Wishon, while I like a lot of his stances on things, I don't agree with on this one. He's also contradicting some of his earlier writings.

 

The statement that higher swingspeeds creating more spin with a higher loft are baloney. Why? Because of the technology available today allows manufacturers to create low spin heads (Adams products are notorious for low spinning heads. The old black Tour Burner TP was also a fairly low spin head. There are others I can name as well.) How do they accomplish this? Distribution of the weight and COG. It's all variable dependant upon design. Just ask Ralph Maltby, the author of the PGA certification bible.

 

The shaft is the most important part of a golf club, especially a driver. Why? Because it's the lever that's used to drive the mechanical forces. If it doesn't fit the swing, I don't care what head is on the end of it, it's not going to work. The head, truly, is fairly inconsequential. A clubhead is a few things, a set shape, a set loft and a set bias. That's it. From there weighting can vary spin characteristics.

 

The shaft on the other hand, is a set weight, set flex, set launch condition, set spin condition, specific length, and specific flex point, and a specific portion of it is the stiff portion. More variables, more importance. You can vary flight more with a shaft than you can with a clubhead.

 

The head is important, don't get me wrong, as you have to get certain things right, but the shaft is more important because you need to get everything right on it.

In The Bag
Driver: TaylorMade M2 (2017) w/ Project X T1100 HZRDUS Handcrafted 65x 
Strong 3 wood: Taylormade M1 15* w/ ProjectX T1100 HZRDUS handcrafted 75x
3 Hybrid: Adams PRO 18* w/ KBS Tour Hybrid S flex tipped 1/2"
4 Hybrid: Adams PRO 20* (bent to 21*) w/ KBS Tour Hybrid S flex tipped 1/2"
4-AW: TaylorMade P770 w/ Dynamic Gold Tour Issue Black Onyx S400

SW: 56* Scratch Tour Dept(CC grooves) w/ Dynamic Gold Spinner
LW: 60* Scratch Tour Department (CC grooves) w/ Dynamic Gold Spinner
XW: 64* Cally XForged Vintage w/ DG X100 8 iron tiger stepped
Putter: Nike Method Prototype 006 at 34"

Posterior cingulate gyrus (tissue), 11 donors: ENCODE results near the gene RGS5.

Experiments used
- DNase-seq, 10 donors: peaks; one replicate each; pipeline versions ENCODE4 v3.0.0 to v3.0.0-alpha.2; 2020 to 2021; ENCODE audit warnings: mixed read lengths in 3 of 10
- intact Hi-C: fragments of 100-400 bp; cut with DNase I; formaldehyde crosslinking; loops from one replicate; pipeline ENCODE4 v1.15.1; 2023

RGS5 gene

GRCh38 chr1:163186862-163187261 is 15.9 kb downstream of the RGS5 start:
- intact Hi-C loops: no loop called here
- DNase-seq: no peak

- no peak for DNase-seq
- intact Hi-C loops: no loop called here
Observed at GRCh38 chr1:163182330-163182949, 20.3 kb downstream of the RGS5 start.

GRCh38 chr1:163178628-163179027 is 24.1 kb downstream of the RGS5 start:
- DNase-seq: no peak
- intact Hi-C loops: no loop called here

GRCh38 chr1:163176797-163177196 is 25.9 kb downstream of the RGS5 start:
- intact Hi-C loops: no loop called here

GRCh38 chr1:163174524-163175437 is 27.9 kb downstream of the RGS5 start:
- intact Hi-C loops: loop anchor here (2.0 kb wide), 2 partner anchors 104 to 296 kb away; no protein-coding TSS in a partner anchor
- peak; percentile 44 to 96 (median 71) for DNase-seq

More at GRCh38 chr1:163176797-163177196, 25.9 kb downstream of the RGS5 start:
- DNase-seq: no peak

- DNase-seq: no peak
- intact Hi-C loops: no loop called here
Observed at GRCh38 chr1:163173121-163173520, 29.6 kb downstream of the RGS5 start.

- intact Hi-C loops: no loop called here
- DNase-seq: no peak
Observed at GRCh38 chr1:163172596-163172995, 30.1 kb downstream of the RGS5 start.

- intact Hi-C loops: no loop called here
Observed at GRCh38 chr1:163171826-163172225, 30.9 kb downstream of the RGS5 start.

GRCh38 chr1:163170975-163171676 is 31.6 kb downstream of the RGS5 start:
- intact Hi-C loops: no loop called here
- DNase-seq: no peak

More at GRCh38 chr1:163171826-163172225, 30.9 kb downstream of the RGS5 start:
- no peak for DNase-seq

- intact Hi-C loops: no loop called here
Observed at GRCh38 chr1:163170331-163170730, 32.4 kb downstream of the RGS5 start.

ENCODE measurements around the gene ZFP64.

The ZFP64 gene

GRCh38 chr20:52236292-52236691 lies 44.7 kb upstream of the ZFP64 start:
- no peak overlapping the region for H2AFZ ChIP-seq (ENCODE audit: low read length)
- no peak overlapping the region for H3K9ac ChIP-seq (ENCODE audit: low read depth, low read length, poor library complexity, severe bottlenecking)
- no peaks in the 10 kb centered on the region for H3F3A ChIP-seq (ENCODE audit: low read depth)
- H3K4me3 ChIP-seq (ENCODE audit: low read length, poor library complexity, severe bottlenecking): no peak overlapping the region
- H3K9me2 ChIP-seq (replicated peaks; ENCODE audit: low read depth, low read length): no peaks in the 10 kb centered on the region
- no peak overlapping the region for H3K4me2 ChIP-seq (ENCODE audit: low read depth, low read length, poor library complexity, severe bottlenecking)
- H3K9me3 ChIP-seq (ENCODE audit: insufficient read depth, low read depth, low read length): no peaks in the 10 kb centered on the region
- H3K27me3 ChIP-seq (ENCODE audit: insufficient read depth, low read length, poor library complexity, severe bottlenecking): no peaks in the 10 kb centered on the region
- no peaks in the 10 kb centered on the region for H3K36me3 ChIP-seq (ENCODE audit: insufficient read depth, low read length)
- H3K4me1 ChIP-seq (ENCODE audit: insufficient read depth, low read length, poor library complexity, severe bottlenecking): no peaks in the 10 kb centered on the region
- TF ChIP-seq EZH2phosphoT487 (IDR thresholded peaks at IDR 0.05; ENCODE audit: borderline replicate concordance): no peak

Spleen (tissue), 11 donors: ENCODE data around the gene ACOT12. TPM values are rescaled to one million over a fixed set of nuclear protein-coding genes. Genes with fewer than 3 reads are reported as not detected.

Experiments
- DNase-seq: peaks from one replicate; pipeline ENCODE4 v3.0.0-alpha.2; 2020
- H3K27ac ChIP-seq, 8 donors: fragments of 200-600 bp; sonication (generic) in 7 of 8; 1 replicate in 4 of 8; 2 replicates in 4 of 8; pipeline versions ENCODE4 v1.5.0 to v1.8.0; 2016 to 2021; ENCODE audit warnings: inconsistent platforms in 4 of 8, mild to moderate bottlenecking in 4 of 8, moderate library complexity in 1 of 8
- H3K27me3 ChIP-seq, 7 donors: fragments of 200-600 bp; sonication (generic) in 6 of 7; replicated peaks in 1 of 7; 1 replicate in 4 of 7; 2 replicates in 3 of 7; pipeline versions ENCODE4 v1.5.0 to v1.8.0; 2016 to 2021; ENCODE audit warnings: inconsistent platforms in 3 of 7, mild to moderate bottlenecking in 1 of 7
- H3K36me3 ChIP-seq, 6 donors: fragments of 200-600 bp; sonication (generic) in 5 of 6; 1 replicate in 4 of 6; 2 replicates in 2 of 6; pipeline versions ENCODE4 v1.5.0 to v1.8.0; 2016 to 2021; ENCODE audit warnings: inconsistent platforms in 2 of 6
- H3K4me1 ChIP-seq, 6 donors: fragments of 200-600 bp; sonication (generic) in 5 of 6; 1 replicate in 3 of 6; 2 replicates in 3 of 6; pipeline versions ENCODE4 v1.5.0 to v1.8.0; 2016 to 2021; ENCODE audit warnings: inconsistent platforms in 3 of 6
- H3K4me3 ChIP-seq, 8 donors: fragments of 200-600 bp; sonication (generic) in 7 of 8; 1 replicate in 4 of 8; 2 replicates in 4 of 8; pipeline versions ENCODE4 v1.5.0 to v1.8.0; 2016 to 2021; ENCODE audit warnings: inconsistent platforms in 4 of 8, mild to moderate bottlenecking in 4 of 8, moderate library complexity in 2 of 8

Have a ton of back-ups in all categories, but there are always 14 clubs in the bag that differ depending on the course and set-up. Bomb and gouge. Yes, I'm a club gigolo.

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from my own experience and from what Ive read in multiple sources, the shaft is more important, but I will just agree to disagree on that. Your statement about getting the right flex is a large part of what I was talking about. When I started out, I got a 10.5 degree driver with a regular flex shaft and my swing speed is almost 110. Needless to say, I wasted my money.

 

 

Sounds good! :huh:

 

I will say, though, that everyone from Summit's "Total Clubfitting in the 21st Century" (p. 79), Sheets's "The Perfect Fit" (p. 106), Wishon's "The Right Sticks" (all over the place, but Myth/chapter 2 focuses on it), to Maltby's "The Complete Golf Club Fitting Guide" (p. 48) all state that loft of the driver head is most important, with Wishon and Sheets both referring to it as "Physics 101". You can tweak here and there with shaft weight, flex, bend point and whatnot, but loft is, at the very least, the starting point from which all other decisions are made. Maltby even lists the order of importance:

 

1. Loft

2. Lie

3. Center of Gravity Location

4. Shaft Flex Point

5. Shaft Flex

6. Hosel Offset (again, p. 48)

 

Do I agree with this as a set-in-stone deal? Yes and no. While I think it's smart to have a "blueprint", everyone is different with differing needs and swings, so it'd be (quite frankly) stupid to be so rigid. You do what you have to, within the Rules, to fit a golfer to their best club possible while taking into account ALL factors- not just swing speed; but swing mechanics, expectations of said new club, budget, etc., etc.